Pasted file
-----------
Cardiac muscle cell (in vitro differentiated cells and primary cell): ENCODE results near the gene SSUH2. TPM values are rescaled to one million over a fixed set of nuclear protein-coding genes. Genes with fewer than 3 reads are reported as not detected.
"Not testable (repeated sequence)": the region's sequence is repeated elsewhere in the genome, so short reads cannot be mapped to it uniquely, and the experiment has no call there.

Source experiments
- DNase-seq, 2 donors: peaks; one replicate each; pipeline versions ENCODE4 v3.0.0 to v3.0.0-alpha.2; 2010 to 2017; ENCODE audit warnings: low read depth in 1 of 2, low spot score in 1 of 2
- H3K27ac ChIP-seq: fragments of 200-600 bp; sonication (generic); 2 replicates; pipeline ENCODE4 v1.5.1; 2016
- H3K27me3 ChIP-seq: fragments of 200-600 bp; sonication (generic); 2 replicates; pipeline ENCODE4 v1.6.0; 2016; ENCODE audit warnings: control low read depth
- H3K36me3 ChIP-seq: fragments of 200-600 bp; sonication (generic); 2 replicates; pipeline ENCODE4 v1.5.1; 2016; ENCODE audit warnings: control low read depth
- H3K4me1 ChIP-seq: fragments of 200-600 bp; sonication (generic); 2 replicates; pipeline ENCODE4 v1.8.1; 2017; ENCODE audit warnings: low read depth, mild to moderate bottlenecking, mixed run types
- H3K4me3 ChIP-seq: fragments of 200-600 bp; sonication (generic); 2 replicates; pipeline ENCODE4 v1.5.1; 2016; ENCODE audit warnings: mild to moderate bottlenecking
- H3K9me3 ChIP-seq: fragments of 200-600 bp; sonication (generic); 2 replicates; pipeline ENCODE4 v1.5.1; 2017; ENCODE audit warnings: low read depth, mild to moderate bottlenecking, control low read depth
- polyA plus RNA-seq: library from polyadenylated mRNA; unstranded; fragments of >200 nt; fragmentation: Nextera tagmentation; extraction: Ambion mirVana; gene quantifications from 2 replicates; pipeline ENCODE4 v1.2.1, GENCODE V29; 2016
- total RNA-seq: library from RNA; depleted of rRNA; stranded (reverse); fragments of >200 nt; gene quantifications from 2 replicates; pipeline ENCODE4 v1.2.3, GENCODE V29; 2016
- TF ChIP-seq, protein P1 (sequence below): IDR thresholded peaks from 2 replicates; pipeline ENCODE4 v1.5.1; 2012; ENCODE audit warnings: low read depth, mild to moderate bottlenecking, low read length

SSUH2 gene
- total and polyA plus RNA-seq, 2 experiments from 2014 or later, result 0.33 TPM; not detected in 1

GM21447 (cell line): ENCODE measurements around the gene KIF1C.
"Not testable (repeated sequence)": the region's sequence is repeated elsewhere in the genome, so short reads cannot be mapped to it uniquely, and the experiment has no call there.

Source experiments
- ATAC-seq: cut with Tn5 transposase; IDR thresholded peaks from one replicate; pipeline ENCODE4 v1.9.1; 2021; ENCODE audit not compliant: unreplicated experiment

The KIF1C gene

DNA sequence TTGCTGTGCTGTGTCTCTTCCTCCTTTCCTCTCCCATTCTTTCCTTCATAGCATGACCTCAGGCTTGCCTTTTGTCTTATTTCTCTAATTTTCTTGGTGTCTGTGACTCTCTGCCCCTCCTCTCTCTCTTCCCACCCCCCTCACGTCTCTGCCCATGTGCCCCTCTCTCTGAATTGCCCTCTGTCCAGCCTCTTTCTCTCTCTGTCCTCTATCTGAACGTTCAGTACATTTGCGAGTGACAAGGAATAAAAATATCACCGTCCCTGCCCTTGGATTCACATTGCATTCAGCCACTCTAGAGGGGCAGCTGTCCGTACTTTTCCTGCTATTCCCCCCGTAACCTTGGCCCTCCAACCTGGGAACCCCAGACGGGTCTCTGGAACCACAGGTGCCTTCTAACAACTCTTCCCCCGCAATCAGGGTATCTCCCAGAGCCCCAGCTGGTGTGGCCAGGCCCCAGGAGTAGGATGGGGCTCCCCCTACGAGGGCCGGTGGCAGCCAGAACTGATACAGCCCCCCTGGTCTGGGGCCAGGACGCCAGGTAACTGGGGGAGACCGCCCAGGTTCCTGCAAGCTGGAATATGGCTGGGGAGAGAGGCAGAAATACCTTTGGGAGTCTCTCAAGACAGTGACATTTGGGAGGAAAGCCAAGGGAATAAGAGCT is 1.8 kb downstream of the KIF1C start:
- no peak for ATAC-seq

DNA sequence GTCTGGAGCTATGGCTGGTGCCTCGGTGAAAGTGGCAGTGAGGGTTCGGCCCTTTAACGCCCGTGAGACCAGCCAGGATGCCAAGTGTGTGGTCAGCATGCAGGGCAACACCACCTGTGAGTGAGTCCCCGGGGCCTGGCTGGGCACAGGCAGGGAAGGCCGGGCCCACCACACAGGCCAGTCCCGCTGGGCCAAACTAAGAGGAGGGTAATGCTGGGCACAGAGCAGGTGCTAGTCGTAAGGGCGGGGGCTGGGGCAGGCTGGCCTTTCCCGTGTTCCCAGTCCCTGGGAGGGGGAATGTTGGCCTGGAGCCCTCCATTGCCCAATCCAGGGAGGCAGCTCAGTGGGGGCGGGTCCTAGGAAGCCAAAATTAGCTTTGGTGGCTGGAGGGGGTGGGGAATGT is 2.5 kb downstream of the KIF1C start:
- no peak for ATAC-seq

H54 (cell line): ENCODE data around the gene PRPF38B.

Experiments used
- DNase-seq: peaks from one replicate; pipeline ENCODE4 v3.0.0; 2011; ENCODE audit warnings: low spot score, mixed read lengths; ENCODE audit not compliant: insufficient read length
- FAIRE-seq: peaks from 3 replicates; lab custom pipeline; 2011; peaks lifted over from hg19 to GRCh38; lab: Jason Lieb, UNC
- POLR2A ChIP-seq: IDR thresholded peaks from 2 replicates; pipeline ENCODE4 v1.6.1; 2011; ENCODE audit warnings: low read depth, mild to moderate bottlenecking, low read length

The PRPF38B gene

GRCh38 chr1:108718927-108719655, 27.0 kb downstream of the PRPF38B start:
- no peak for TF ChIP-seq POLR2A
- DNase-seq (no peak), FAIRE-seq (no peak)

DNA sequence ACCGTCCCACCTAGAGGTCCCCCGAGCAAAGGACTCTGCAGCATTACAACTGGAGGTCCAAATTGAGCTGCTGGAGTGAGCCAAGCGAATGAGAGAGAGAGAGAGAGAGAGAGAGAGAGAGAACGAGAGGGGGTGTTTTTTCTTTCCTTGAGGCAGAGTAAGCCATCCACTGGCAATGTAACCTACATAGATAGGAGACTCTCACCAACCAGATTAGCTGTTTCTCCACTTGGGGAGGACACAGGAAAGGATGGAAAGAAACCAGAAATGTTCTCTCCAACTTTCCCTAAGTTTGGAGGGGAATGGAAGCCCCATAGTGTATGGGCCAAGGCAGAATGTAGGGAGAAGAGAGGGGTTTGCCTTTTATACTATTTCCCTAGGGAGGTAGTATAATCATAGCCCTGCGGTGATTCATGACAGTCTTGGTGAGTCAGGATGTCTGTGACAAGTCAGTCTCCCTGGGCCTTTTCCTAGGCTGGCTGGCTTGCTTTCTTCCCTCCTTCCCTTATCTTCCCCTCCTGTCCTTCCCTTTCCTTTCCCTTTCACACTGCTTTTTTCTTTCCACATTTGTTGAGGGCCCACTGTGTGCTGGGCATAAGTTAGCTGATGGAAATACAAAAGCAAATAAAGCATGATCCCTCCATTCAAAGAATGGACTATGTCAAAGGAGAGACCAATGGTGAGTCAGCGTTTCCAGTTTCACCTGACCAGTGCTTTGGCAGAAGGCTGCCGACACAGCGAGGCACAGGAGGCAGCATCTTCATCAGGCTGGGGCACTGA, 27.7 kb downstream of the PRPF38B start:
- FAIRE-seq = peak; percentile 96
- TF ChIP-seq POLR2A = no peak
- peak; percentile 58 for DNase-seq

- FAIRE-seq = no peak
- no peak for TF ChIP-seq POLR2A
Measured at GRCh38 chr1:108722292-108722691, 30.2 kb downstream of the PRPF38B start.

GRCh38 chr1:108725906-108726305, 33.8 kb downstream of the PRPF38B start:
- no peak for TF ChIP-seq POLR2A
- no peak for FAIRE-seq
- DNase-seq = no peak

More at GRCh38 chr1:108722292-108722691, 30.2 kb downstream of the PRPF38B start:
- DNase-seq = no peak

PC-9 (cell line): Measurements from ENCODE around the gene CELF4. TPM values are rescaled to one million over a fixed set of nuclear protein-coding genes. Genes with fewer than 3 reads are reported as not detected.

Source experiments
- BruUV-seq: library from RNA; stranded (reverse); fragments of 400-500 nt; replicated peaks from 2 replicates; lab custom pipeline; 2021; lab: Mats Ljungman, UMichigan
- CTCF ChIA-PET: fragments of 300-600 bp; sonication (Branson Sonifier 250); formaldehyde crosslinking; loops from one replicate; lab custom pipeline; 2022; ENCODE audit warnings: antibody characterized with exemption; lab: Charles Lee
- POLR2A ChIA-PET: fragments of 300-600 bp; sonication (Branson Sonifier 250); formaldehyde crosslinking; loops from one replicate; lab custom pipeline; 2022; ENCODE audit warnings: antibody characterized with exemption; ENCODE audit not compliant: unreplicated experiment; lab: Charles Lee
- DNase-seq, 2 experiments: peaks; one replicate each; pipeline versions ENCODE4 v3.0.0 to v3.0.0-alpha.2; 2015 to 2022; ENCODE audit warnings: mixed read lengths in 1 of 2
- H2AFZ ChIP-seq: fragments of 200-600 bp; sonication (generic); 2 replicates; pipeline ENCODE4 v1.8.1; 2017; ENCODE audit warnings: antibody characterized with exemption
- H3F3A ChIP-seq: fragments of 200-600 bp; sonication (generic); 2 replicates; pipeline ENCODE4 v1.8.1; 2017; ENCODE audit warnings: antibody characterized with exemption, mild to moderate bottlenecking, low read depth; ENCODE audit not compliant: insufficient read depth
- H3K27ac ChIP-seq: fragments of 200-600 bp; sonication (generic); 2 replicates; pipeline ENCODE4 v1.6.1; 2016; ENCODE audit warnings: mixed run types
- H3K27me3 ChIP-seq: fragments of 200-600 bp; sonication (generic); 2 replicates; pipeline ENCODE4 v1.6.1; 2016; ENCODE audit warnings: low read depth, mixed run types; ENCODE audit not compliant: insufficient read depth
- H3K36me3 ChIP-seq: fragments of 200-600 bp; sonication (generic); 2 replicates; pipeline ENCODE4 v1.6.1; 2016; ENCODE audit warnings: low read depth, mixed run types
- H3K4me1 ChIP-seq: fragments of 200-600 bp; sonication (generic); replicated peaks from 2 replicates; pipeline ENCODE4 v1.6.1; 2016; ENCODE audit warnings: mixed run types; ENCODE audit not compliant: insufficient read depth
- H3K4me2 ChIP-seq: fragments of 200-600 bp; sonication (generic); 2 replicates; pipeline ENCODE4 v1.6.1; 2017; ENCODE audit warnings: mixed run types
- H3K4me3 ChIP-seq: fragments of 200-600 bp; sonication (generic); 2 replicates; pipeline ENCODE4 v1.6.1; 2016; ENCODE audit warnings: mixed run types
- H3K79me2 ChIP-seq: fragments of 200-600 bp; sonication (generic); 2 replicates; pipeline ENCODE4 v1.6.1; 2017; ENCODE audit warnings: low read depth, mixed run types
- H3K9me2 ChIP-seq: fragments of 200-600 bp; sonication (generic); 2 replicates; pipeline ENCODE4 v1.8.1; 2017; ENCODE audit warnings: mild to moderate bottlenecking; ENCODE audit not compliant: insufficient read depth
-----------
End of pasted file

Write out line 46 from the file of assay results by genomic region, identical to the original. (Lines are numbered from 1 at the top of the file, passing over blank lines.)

- DNase-seq = no peak